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Wealth Manager: steady sailing with Tideway's former international yachter

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Wealth Manager: steady sailing with Tideway's former international yachter

Experience is everything in investment and after suffering personal losses in the equity markets in 2009, Tideway Investment Partners’ James Baxter decided a new approach to portfolio management was needed.

‘I set up Tideway in 2009-10 when equity markets had just fallen by 40%,’ he says. ‘Private clients are much more sensitive to the downside but even knowing that, people still invest mainly in equities. It’s not always been like that.’

The firm’s investment process centres on what is on the face of it a very simple premise. The team only invests in things that they fully understand and that offer a surety of return.

The investment philosophy was driven by Peter Doherty, a partner in the business and long-term friend of Baxter’s. A University of Oxford engineering graduate and Goldman Sachs alumni, Doherty had originally approached Baxter as a client, but was swiftly signed up to the firm.

‘He initially gave me his Sipp to run and when I saw how he was running money I told him he should join me,’ Baxter says.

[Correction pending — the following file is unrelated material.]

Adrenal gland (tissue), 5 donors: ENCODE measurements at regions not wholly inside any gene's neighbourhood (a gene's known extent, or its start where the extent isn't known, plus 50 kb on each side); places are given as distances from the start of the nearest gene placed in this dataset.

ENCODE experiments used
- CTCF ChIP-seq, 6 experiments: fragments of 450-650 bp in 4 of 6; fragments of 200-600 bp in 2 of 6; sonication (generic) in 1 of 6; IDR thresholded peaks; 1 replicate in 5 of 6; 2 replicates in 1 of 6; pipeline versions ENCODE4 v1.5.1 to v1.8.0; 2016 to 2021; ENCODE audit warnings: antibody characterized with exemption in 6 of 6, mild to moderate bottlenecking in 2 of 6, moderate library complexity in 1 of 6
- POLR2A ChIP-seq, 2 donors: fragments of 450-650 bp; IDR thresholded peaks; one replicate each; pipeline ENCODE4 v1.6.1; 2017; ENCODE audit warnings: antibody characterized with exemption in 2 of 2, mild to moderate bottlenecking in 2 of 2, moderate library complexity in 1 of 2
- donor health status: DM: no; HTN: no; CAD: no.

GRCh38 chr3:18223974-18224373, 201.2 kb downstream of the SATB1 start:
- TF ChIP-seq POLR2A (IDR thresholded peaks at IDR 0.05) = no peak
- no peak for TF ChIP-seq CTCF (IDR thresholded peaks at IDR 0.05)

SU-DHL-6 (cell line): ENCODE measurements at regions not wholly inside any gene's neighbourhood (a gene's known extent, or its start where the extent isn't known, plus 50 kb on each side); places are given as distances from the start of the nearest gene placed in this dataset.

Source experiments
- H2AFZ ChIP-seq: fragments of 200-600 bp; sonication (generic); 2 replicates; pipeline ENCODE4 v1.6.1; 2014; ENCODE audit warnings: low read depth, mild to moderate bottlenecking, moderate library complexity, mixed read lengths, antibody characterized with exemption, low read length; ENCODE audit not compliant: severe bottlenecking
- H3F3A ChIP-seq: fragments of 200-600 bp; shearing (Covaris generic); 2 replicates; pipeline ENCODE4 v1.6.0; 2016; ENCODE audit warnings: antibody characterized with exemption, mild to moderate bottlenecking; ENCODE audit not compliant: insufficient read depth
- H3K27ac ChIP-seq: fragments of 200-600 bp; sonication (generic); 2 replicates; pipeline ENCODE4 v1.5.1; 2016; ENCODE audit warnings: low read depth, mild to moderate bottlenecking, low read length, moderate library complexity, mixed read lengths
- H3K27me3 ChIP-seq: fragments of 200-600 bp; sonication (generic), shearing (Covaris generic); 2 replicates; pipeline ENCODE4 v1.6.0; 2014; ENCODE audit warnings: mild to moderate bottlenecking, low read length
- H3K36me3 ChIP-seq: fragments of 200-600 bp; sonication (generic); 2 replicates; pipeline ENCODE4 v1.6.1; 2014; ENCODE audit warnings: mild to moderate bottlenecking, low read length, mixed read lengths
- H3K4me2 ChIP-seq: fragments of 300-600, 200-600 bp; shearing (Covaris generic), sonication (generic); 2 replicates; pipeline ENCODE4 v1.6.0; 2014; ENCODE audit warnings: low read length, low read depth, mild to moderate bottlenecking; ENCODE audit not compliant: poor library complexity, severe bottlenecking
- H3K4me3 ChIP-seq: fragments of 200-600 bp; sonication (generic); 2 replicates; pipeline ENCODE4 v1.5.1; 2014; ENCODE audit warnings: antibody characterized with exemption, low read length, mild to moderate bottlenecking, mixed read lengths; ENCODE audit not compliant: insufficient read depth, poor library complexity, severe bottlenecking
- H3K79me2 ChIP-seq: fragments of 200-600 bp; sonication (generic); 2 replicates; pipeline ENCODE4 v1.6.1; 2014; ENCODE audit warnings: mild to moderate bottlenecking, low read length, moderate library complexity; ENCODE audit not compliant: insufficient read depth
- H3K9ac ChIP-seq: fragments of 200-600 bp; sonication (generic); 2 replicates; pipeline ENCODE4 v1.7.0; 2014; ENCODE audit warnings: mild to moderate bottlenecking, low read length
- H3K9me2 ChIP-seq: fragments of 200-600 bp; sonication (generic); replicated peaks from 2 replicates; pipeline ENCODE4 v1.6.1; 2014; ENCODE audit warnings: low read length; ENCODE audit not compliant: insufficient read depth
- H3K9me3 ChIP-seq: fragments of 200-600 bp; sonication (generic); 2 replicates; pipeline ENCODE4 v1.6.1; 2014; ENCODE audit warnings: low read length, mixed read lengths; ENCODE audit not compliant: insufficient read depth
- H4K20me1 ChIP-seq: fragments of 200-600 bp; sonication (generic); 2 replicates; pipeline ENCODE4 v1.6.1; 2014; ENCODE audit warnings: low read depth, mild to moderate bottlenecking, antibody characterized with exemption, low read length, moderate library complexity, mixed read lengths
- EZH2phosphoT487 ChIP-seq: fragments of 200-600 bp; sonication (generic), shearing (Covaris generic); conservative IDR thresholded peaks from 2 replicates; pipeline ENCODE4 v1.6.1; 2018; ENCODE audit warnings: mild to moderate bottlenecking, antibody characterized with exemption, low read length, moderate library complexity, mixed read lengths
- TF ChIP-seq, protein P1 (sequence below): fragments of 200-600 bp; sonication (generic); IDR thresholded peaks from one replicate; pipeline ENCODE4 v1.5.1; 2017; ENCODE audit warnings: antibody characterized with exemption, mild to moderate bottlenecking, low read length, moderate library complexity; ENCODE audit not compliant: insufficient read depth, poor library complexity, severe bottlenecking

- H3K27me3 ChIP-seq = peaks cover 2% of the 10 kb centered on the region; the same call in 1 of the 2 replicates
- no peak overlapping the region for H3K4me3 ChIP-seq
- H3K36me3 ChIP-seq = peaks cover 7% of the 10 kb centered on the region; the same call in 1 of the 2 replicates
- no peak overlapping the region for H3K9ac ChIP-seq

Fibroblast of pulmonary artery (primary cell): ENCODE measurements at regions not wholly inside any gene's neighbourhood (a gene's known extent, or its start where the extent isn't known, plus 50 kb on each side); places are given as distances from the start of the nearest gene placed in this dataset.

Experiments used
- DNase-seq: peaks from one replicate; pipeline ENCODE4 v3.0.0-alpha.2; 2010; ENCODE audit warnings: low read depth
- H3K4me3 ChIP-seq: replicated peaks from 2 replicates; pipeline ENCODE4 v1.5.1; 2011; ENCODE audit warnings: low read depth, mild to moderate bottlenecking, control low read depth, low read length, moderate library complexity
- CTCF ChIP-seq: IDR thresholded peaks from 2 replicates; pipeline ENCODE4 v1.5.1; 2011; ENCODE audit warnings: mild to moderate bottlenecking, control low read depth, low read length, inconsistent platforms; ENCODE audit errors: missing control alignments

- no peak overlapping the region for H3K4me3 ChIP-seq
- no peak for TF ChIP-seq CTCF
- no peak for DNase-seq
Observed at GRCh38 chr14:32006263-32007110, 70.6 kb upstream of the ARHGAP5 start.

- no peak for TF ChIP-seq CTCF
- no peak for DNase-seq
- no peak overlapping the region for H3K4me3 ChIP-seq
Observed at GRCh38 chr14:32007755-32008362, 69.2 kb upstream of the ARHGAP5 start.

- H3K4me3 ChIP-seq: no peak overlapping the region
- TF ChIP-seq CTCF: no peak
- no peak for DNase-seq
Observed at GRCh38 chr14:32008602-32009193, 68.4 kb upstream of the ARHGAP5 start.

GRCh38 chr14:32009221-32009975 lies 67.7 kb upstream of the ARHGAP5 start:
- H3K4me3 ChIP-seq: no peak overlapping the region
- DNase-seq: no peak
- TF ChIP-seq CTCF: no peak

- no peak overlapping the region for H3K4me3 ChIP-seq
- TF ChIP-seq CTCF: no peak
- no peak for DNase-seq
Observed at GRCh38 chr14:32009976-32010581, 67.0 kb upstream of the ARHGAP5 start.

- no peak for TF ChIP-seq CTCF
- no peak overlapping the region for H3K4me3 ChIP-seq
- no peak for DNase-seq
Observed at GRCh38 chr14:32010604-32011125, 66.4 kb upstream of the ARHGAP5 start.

‘He has a completely different approach to running money to what I had seen before. In simple terms, he only invests in things where he understands how he will get his money back from them. He won’t invest in anything where it is a game of odds and he doesn’t know what the return will be.’

This predominantly leads Tideway to invest in fixed income, although client portfolios do have a limited amount of equity exposure in order to meet the target of delivering inflation-beating returns with low volatility that will compound over time.

Besides the stability of capital this approach delivers, it also enables Tideway to more tightly manage client expectations and crucially, limit drawdowns.

‘If you ask most wealth managers what return they’ll deliver to their clients this year they will say that based on the historic average, they will return X, but there will actually be a massive standard deviation around that,’ he says.

‘With fixed income, yes you have default and interest rate risk, but you have a maturity date and can pretty much forecast the return.’

 

As a case in point, he highlights a client he took on from a big bank with a £2 million portfolio in spring 2011. After receiving the spiel about corporate balance sheets being strong and equity valuations attractive, her portfolio was down 15% by the summer.

‘She works in TV and said that if she had got something that badly wrong she would be out of a job. She was deeply troubled and it was not the first time we have seen this. It undermines people’s confidence in what wealth managers can do,’ he says.

‘If you can say the worst case scenario is that you will be down 6%-8%, it is a much better scenario. Wealthier people with £8-£10 million are not 50% invested in equities. Most have a good chunk in cash, bonds, property and maybe 10%-15% in equities and to me 15% is much more palatable.